How to prepare for locum tenens physicians

June 27, 2019

Here are four ways practice owners and administrators can ensure temporary employees are successful.

Locum tenens physicians want to find work. Healthcare administrators are looking for new talent to fill their coverage needs. Both physicians and administrators share the same goal of onboarding as quickly as possible with the least amount of hassle.

Practice owners and administrators have a vital role to play in preparing new hires, but it isn’t as onerous as you might think. They can standardize and streamline the onboarding process by prioritizing relevant procedures, policies and paperwork.
Here are four ways to help set up locum physicians for success at your facility.

 

1. Provide rapid and high-impact locum tenens orientation.

Throughout their education, physicians have had to rapidly acquire information. (If in doubt, ask one about the “see one, do one, teach one” model of learning.) As a result, orientation does not need to be a time-intensive process.

On the first day, locum tenens physicians need to know where to park, where to report and where key departments are located. Someone at the facility should be tasked with introducing the locum tenens provider to colleagues, nurses and other staff in their immediate work area. Unless the locum tenens is required to respond to codes, a detailed map of the entire facility can suffice instead of a formal tour, although this can be helpful if time allows.

 

2. Streamline credentialing and IT training.

Systems research from the Association for Advancing Physician and Provider Recruitment has revealed that one of the main delays in onboarding locum tenens physicians is the credentialing process. Locum tenens physicians, and even new permanent hires, spend a considerable amount of time obtaining the identification, IT credentials and passwords required to do their jobs.

To speed the process along, administrators can ensure that as much of the credentialing process is completed before locum tenens physicians arrive on site. Clearly communicate with your locum tenens agency in the months leading up to the assignment, so they can do the heavy lifting for you with regards to document preparation, background checks, drugs tests, immunization records and so forth.

Ideally, the Day One administrative process should be as easy as taking a picture for an ID badge and picking up an orientation packet. Pagers, key codes and all relevant logins and initial passwords should be included in the locum tenens’ orientation packet.

You may think assigning an IT professional to teach locum tenens physicians the ins and outs of your EHR is helpful but, in general, it’s not. IT-led EHR trainings are usually too detailed and exhaustive for most locum tenens physicians.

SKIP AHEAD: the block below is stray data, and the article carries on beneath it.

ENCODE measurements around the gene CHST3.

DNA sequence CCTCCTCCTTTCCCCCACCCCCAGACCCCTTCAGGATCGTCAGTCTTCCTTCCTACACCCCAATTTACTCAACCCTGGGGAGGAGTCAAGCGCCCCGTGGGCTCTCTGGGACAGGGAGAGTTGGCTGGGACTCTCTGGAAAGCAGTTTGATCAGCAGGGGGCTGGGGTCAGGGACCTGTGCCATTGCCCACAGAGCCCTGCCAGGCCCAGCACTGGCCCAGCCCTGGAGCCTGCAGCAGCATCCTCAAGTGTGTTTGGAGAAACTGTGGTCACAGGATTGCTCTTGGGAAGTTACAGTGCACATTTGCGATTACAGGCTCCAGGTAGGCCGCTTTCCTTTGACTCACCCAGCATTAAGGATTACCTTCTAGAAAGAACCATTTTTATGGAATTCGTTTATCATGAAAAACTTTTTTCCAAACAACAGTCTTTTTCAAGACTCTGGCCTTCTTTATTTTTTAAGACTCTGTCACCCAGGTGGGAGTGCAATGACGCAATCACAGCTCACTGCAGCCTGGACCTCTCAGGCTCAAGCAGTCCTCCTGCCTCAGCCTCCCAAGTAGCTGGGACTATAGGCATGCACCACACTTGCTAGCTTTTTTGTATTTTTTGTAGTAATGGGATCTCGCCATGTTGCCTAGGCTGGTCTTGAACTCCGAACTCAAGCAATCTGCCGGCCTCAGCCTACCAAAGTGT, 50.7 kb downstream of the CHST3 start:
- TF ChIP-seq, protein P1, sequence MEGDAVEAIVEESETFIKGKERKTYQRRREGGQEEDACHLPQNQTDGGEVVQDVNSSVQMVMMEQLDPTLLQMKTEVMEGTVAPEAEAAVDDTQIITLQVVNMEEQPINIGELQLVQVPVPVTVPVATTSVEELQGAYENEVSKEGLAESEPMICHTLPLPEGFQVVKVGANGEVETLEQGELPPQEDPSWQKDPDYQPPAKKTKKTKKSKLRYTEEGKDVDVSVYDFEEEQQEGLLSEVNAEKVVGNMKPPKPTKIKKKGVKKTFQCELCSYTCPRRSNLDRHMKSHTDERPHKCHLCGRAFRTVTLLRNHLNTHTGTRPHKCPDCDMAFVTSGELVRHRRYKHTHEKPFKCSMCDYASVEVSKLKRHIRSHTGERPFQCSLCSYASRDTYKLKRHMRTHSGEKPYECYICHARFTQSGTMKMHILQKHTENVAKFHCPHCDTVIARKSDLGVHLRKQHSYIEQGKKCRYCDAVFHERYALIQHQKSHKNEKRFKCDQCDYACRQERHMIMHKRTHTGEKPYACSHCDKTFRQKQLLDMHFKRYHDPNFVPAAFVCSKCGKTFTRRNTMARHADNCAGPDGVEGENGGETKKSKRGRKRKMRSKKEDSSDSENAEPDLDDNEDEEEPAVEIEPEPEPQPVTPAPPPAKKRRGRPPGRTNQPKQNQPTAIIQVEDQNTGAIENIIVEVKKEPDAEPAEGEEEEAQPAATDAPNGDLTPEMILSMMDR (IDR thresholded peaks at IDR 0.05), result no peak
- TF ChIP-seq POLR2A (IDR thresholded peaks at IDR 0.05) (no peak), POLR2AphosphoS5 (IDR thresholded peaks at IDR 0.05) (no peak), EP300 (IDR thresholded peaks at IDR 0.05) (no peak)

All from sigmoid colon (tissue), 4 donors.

Instead, ask colleagues on a particular service if they would be willing to give locum tenens physicians a crash course on the system. This 30-minute primer should focus on the screens that are important for physicians’ work, including how to write orders and electronic prescriptions, how to write/dictate notes and how to access lab and radiology results. Staff physicians and non-physician providers are usually willing to help, and the process is faster and less frustrating if the IT department is not directly involved.

Read more: Seven tips for faster credentialing

 

3. Prepare an extensive, but concise, orientation packet.

Practice owners and administrators do not need to spend several days orienting locum tenens physicians for them to be successful. However, it is important to create a comprehensive and somewhat personalized orientation packet for each locum tenens physician. These temporary employees must have a set of resources available to reference when questions inevitably arise.

At a minimum, a welcome packet should include:

  • A detailed map of the facility, including where to park and get food;

  • A map of the area surrounding the facility;

  • Personalized credentials and IT logins;

  • A pocket-sized directory with numbers for all departments, units and facilities; and

  • Cheat sheets for key automated services, such as dictation, paging, EHR and physician orders.

 

4. Treat locum tenens physicians like an extension of your team.

Seamless integration and continuity of care is of the utmost importance, so locum physicians should be involved in teaming care.

Include locum tenens physicians in meetings. Make sure they are added to any relevant group email threads. Extend an invite to any celebrations, birthday parties, team lunches or after-hours events, too. Although they may only be at your practice for a short time, locum tenens physicians are an integral part of making your practice run smoothly and making your patients feel cared for, both now and long after they’re gone.

Locum tenens physicians are ultimately an extension of your team, improving patient care and positively impacting the way your practice runs. Practice owners and administrators who set up their new locum tenens for success can immediately improve team functionality. They will be able to get locum tenens physicians working on the floor faster, saving time and reducing frustration for everyone involved.

For additional best practices, reach out to your NALTO member agency.

Lauren Kellum is the marketing leader for NEXTLocums, a division of Health Carousel, where she is responsible for marketing strategy and implementation for three locum tenens brands.